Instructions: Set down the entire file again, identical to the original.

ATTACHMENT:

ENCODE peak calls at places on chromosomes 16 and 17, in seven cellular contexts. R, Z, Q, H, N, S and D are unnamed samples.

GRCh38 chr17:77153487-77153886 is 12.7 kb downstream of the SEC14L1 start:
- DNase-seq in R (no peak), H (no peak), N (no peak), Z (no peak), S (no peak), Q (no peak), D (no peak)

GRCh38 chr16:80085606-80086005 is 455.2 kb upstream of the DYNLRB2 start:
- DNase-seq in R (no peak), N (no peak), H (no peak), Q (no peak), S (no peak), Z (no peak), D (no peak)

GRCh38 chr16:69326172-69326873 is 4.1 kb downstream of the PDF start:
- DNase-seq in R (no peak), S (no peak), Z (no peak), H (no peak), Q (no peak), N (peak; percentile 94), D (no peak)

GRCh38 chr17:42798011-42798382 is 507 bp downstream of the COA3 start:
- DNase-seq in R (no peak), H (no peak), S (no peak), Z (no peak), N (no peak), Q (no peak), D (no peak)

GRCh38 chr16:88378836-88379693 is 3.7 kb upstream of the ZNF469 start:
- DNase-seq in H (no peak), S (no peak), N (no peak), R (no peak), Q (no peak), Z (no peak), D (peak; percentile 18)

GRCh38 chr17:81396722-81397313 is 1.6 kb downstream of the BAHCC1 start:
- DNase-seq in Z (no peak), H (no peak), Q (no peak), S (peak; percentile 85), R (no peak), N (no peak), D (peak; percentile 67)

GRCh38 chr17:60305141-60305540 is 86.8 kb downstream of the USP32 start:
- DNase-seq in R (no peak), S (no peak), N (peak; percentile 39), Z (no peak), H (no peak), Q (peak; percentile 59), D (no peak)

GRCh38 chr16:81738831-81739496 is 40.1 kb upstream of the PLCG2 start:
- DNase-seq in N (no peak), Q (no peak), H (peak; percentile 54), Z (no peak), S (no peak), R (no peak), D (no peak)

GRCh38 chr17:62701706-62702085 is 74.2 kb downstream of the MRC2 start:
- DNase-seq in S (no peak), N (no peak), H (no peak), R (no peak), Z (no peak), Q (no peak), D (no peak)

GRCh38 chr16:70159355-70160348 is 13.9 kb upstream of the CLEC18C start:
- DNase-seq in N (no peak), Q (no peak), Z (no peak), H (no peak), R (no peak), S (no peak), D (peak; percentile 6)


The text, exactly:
ENCODE peak calls at places on chromosomes 16 and 17, in seven cellular contexts. R, Z, Q, H, N, S and D are unnamed samples.

GRCh38 chr17:77153487-77153886 is 12.7 kb downstream of the SEC14L1 start:
- DNase-seq in R (no peak), H (no peak), N (no peak), Z (no peak), S (no peak), Q (no peak), D (no peak)

GRCh38 chr16:80085606-80086005 is 455.2 kb upstream of the DYNLRB2 start:
- DNase-seq in R (no peak), N (no peak), H (no peak), Q (no peak), S (no peak), Z (no peak), D (no peak)

GRCh38 chr16:69326172-69326873 is 4.1 kb downstream of the PDF start:
- DNase-seq in R (no peak), S (no peak), Z (no peak), H (no peak), Q (no peak), N (peak; percentile 94), D (no peak)

GRCh38 chr17:42798011-42798382 is 507 bp downstream of the COA3 start:
- DNase-seq in R (no peak), H (no peak), S (no peak), Z (no peak), N (no peak), Q (no peak), D (no peak)

GRCh38 chr16:88378836-88379693 is 3.7 kb upstream of the ZNF469 start:
- DNase-seq in H (no peak), S (no peak), N (no peak), R (no peak), Q (no peak), Z (no peak), D (peak; percentile 18)

GRCh38 chr17:81396722-81397313 is 1.6 kb downstream of the BAHCC1 start:
- DNase-seq in Z (no peak), H (no peak), Q (no peak), S (peak; percentile 85), R (no peak), N (no peak), D (peak; percentile 67)

GRCh38 chr17:60305141-60305540 is 86.8 kb downstream of the USP32 start:
- DNase-seq in R (no peak), S (no peak), N (peak; percentile 39), Z (no peak), H (no peak), Q (peak; percentile 59), D (no peak)

GRCh38 chr16:81738831-81739496 is 40.1 kb upstream of the PLCG2 start:
- DNase-seq in N (no peak), Q (no peak), H (peak; percentile 54), Z (no peak), S (no peak), R (no peak), D (no peak)

GRCh38 chr17:62701706-62702085 is 74.2 kb downstream of the MRC2 start:
- DNase-seq in S (no peak), N (no peak), H (no peak), R (no peak), Z (no peak), Q (no peak), D (no peak)

GRCh38 chr16:70159355-70160348 is 13.9 kb upstream of the CLEC18C start:
- DNase-seq in N (no peak), Q (no peak), Z (no peak), H (no peak), R (no peak), S (no peak), D (peak; percentile 6)